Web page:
Dramatic Spike in SF Home Values

June 2012 Market Update

 

There is so much drama in the San Francisco homes market right now that it is difficult to decide which statistics to present in our current newsletter. The supply and demand situation – huge buyer demand and extremely low inventory of homes available to purchase – has created the most ferociously competitive environment for buyers, and the best environment for sellers, in many years. This has been building since the market began turning in 2011, made a quantum jump in early 2012, and is now showing up in big increases in sales prices. Though certain neighborhoods spearheaded the recovery and are currently showing the most dramatic changes in values, pretty much all the city’s neighborhoods are now experiencing a similar supply and demand dynamic.

 

Closed sales data reflects the market heat 4 to 10 weeks prior, when the new listings arrived on the market and accepted offers were actually negotiated. Thus the April/May spike in values mostly reflects the market in February, March and early April. If anything, the market has only become hotter since then. In past years, the market has usually slowed down during the summer months – we will see if that occurs in 2012, or whether the current trend continues.

 

Short-Term Trends in SF Home Values

 

Median and average sales prices are calculated in different ways, and each has its advantages and weaknesses as a statistical measure. Any statistic is a generalized, market-condition snapshot taken from a specific angle on the data. Ideally, different statistics should all point to the same conclusion regarding market trends, which is what we’re seeing below.

 

 

 

Long-Term Trends in San Francisco Home Values

 

By some measures, property values, at least in April and May – which is a very short statistical period of time – are rapidly approaching peak values in 2007/early 2008. In the next couple quarters, it will be seen if this is simply a dramatic fluctuation or an initial indication of a sea change in market prices. Based upon what we are seeing in the statistics and on the street, we lean toward the second view.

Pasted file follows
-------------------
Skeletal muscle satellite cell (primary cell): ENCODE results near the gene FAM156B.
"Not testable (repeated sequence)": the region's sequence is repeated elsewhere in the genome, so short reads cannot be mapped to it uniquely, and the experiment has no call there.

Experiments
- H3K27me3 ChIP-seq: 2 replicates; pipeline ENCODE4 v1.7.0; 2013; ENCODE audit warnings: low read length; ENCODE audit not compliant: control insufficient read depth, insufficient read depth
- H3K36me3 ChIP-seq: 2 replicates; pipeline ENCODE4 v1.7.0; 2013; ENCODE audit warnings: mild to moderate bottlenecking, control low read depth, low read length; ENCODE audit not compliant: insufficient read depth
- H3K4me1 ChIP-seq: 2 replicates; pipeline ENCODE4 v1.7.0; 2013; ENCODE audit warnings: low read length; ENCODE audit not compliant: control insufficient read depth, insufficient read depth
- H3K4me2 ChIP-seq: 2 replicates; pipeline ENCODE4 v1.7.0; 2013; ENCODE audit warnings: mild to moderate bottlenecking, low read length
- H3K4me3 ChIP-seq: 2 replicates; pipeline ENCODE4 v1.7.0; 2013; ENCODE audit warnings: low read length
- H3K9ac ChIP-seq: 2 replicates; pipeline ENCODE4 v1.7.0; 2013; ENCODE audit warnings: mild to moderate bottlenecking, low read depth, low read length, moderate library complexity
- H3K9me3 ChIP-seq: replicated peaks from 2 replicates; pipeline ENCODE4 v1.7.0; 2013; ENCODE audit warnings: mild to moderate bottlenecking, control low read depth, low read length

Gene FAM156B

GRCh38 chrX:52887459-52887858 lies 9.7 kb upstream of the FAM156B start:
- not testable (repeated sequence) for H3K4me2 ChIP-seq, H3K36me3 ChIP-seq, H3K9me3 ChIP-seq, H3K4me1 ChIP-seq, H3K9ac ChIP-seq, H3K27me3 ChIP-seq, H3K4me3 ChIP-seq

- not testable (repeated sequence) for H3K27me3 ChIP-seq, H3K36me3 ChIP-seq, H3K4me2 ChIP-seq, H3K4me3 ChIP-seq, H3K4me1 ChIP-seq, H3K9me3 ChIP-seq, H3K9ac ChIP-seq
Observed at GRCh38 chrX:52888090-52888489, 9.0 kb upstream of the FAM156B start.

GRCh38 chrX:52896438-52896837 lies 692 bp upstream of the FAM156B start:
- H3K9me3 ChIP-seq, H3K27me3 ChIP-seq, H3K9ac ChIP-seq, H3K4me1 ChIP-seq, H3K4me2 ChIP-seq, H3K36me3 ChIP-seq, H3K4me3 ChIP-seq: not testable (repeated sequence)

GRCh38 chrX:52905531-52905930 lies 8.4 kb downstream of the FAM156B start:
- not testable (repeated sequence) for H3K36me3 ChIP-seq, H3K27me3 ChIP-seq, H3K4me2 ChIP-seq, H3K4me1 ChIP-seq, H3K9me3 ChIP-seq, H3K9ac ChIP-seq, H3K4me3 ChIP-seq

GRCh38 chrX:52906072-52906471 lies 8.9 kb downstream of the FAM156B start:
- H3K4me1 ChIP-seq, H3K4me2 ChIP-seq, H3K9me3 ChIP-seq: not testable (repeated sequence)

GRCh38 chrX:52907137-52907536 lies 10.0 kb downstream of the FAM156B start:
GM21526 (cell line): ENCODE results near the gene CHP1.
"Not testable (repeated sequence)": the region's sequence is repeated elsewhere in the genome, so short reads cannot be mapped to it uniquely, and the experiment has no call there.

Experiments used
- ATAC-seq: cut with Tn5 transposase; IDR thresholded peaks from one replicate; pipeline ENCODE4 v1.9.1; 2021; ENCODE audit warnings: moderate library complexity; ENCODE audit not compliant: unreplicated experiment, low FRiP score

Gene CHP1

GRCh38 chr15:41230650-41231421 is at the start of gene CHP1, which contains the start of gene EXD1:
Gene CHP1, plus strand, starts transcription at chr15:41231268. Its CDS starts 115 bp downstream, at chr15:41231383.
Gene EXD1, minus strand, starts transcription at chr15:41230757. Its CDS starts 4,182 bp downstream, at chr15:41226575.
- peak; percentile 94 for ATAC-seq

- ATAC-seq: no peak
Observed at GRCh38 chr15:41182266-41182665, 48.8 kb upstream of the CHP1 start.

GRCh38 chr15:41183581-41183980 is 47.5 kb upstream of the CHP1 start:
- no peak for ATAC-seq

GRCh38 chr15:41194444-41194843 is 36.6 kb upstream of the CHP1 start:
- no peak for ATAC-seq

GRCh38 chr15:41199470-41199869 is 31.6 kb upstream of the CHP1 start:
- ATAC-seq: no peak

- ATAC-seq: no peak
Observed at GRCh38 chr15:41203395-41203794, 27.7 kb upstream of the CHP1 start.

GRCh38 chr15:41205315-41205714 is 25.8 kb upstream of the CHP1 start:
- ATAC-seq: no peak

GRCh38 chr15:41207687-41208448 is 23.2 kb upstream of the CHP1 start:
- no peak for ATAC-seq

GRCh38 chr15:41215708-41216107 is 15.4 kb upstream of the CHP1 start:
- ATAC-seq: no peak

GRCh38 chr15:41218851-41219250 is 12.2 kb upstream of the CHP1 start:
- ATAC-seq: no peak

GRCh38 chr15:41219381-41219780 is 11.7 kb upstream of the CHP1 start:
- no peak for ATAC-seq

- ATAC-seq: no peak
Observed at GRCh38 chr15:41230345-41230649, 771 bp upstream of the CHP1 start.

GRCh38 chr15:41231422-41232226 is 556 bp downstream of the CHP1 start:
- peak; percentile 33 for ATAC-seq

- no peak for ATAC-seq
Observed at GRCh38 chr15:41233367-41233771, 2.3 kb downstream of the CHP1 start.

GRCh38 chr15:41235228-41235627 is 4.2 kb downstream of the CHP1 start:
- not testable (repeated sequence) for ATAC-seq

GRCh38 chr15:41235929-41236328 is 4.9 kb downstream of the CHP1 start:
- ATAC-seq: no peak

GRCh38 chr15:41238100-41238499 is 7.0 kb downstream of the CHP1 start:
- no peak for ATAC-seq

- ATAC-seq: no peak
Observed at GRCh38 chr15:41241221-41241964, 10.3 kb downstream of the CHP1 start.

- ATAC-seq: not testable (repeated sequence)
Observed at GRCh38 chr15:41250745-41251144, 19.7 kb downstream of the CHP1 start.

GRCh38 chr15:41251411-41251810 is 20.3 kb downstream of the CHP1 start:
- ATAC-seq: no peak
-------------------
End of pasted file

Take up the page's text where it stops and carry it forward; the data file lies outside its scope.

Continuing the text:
Home Value Trends by San Francisco Neighborhood

 

Some neighborhoods, such as the greater Noe Valley area, the greater South Beach/SoMa area and the older, prestige northern neighborhoods such as Pacific Heights and Russian Hill, have been at the leading edge of the market recovery. Other areas, such as many neighborhoods in the southern districts of the city, are a step behind and price increases have not yet shown up as dramatically in the statistics. But we believe they will very soon: the markets there have become very hot as well.

 

 

 

 

 

 

The Distressed Home Market in San Francisco

 

Distressed home listings in San Francisco are rapidly declining by units and as a percentage of the overall market, and as home values and home equity increase, this trend will continue. Since distressed home sales have a negative effect on values, this dwindling will continue to strengthen the market.

 

 


The New-Homes Market in San Francisco

 

Another important dynamic is the crash in new-home construction 5 years ago and the resultant reduction in new homes (mostly new condos) now available to purchase. As these units are highly sought after, this adds to the crunch in supply and the upward pressure on prices. As the city’s economy and housing market has recovered, builders are jumping back into the market in a big way, but there is a significant lag time between the decision to build and the acquiring of permits and having new condos ready to sell to eager buyers.

 

 

Supply & Demand Statistics

 

Units for sale and Months Supply of Inventory: Probably at their lowest in decades.

 

 

Percentage of San Francisco Home Listings Accepting Offers

In many ways, this is the single clearest statistic regarding what’s going on in the market. Average days on market have also plunged in May.

 

 

Mortgage Interest Rates

Interest rates just hit another historic low. Someone buying the same priced home now as in 2006-2007 would have a monthly mortgage payment approximately 25% lower. The Rent vs. Buy equation in the city has changed dramatically as interest rates have dropped and apartment rents have soared.